What a difference two weeks can make. Toward the end of an Oct. 14 conference call organized by David Keene of the American Conservative Union, congressional candidate Doug Hoffman plaintively asked, "Does anybody know how to get Glenn Beck interested in this?"
Monday afternoon, Hoffman was interviewed on Beck's popular Fox News program, evidence of the surging momentum the Conservative Party candidate has experienced in the three-way special election campaign in update New York's 23rd District.
In the past six days, Hoffman has been endorsed by former House Majority Leader Dick Armey, former Alaska Gov. Sarah Palin, Minnesota Gov. Tim Pawlenty, Sen. Jim DeMint, Rep. Dana Rohrabacher, former National Republican Congressional Campaign chairmen John Linder and Tom Cole…
The complete list of Hoffman endorsers is a long one, and seems to include nearly every Republican except Newt Gingrich and Dede Scozzafava, the later of whom is Hoffman's opponent, and the former her only prominent supporter. According to the two most recent polls, the liberal Republican Scozzafava is now in third place, while Hoffman has pulled ahead of Democrat Bill Owens.
Both of those latest polls require a grain of salt because they were commissioned by organizations (Club for Growth and Minuteman PAC) that support Hoffman. Polls or no polls, however, there is a strong sense among observers that Hoffman may be on the verge of one of the biggest political upsets of recent years.
The amazing surge of support toward Hoffman is remarkable in several ways. His grassroots campaign pits him against both the Democratic and Republican national campaign machines in a district which, as liberal media have repeatedly emphasized, went 52 percent for President Obama just a year ago. Hoffman's evident success is even more amazing because the candidate himself gives new meaning to the phrase "not a professional politician."
Not only has the bespectacled businessman never sought public office before, but he is far from the ideal candidate in an age where voters expect soundbites delivered by telegenic smoothies. A certified public accountant, Hoffman's un-politician style was clearly evident in the low-key way he gave his laconic answers to Beck during Monday's interview.
"Well, I never thought I'd be in politics, but Glenn, quite frankly, I was fed up," Hoffman said. "I was fed up with what was happening to our country. I was fed up with the out-of-control spending, taxes, government regulations on us and business, and I thought somebody had to step up and do something about it."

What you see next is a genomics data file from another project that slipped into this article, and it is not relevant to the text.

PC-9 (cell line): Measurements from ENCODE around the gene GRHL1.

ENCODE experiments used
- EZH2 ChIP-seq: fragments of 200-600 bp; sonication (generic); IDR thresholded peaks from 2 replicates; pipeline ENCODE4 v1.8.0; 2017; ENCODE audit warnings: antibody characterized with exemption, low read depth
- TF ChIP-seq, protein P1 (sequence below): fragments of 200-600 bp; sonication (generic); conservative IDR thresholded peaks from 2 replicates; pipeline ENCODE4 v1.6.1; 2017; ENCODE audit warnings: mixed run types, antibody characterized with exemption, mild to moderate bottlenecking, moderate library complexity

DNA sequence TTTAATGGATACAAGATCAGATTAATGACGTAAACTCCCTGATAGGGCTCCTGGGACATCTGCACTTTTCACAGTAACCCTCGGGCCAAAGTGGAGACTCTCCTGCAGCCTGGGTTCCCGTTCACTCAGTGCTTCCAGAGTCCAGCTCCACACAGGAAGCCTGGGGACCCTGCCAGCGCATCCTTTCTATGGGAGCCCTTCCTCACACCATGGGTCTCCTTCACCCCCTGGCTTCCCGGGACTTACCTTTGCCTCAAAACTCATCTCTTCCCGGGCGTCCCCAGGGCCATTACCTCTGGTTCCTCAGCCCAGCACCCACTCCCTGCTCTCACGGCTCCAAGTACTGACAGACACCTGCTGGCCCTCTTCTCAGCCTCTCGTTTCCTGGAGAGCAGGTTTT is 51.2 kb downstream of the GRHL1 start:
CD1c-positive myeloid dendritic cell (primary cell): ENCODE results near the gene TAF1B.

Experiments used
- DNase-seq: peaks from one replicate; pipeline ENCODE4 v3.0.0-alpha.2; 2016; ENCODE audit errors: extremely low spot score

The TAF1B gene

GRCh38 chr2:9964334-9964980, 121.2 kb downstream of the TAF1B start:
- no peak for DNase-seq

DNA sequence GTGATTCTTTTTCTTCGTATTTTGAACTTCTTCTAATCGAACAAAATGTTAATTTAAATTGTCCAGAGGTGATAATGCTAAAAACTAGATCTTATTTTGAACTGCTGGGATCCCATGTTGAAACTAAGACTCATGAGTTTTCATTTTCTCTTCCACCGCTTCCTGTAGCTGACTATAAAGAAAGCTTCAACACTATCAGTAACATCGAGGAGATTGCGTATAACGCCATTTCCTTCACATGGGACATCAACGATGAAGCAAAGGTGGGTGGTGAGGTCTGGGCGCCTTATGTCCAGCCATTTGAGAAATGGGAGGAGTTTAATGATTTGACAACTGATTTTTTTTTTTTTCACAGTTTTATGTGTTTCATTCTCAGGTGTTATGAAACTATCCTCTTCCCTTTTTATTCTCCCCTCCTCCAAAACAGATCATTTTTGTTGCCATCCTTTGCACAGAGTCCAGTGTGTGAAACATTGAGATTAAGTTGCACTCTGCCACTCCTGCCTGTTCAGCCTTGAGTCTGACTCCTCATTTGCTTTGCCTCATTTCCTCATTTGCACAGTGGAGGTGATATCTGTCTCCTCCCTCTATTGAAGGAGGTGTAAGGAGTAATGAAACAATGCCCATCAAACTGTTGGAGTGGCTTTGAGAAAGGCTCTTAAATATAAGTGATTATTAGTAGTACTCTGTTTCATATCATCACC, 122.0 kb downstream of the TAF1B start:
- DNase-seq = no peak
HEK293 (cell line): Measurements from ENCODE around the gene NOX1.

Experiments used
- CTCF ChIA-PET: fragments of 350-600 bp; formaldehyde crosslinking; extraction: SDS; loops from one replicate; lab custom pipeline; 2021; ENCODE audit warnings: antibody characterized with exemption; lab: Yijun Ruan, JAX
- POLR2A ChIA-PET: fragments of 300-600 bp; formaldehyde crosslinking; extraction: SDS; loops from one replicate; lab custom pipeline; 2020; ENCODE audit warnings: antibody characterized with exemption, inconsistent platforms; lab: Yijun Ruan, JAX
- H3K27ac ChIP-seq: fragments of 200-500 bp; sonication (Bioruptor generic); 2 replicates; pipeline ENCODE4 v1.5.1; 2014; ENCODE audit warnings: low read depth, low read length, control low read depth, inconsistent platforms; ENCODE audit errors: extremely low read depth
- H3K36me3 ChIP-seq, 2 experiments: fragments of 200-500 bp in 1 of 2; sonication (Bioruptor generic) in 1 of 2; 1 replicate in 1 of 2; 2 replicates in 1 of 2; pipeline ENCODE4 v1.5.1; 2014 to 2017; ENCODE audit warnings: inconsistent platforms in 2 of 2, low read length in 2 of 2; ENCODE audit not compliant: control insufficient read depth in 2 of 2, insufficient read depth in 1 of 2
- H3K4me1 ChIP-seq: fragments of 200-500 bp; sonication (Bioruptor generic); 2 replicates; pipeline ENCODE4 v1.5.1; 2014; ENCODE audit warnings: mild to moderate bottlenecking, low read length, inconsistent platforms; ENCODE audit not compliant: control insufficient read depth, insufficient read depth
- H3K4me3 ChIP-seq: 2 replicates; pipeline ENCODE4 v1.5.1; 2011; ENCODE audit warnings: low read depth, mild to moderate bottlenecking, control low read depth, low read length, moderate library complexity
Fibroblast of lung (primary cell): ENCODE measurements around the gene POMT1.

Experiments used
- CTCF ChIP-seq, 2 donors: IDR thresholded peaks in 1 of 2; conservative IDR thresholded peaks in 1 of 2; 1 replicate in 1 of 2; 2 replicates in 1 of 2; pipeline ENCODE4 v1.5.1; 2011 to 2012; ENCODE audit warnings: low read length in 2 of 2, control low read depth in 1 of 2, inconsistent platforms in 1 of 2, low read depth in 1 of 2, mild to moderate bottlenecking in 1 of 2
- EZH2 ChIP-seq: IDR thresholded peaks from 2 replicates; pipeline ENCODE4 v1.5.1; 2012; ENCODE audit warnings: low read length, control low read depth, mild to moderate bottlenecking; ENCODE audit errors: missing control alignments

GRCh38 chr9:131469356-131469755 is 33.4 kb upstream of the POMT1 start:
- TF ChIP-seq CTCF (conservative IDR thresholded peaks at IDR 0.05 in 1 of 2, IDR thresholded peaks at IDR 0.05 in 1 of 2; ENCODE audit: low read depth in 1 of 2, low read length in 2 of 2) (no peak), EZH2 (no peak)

His delivery was not slick, but Hoffman's message has clearly resonated with others who are "fed up," including Tea Party activists like Dana Loesch, who created a special blog called "Dump Dede" to protest against the way GOP insiders handpicked Scozzafava as the Republican nominee. Loesch's blog is part of a tide of online activism on Hoffman's behalf that indicates how far the conservative grassroots have come toward closing the "New Media" gap with their liberal counterparts, whose Internet edge helped power Democrat wins in the past two election cycles.
Chief among the online crusaders for the Hoffman campaign has been Erick Erickson of Red State. Long a mainstream figure among Republican bloggers, Erickson has bucked the GOP establishment in recent months, joining the protest against the National Republican Senatorial Committee's early endorsement of Gov. Charlie Crist in Florida's 2010 Senate primary.
Erickson's blog led a push for Hoffman that raised grassroots conservative awareness of the election to replace nine-term Republican Rep. John McHugh, recently confirmed as Obama's Secretary of the Army. With a congressional campaign compressed into five weeks -- New York Gov. David Paterson didn't officially call for the Nov. 3 election until late September -- major national media paid little attention. (It wasn't until Tuesday that the New York Times published its first major front-page article about the upstate contest.)
Less than a dozen conservative bloggers were on the Oct. 14 ACU conference call, but within days, the Hoffman campaign had suddenly "gone viral," as Internet gurus say. The fact that Palin's endorsement was announced on her Facebook page shows just how conservatives have adopted Web 2.0 technology -- and the staggering $116,000 in PayPal contributions generated that day demonstrates what a powerful tool online fundraising can be.
After that Thursday haul, Team Hoffman stopped announcing their fundraising totals -- a good indication that the campaign has overcome the financial crisis that had previously hampered its operation. Conservative volunteers answering the campaign's call for "boots on the ground" are reportedly streaming into the district to help push Hoffman toward the finish line.
No one at Hoffman HQ is counting their chickens yet, of course. The only televised debate to feature all three candidates is scheduled for Thursday, and Hoffman this week has been hit by TV attack ads from both the Democrats and Republicans.
Yet both the campaign staff and their grassroots supporters sense they may be approaching a victory as stunning as the U.S. hockey team's upset of the Soviets in the 1980 Lake Placid Olympics for which Hoffman served as chief accountant. As the clock ticked down toward an American victory, ABC's Al Michaels excitedly shouted, "Do you believe in miracles?" before answering his own question with an emphatic, "Yes!"
The clock now ticks down toward Election Day in upstate New York, and the Hoffman campaign is hoping for a similarly miraculous answer.
Did somebody just throw Obama under the bus? Did Harry Reid just kill Obama's health-care bill in a desperate effort to save his own re-election campaign?
That's what it looks like. Senate Majority Leader Harry Reid just announced that he is including the "public option"—government-run health insurance—in the final Senate version of the health-care bill. But he made the announcement alone, not flanked by the moderate Senate Democrats whose support would actually be needed to pass such a bill. Which means it is highly unlikely Reid can actually get 60 votes, even if he relies only on Democrats.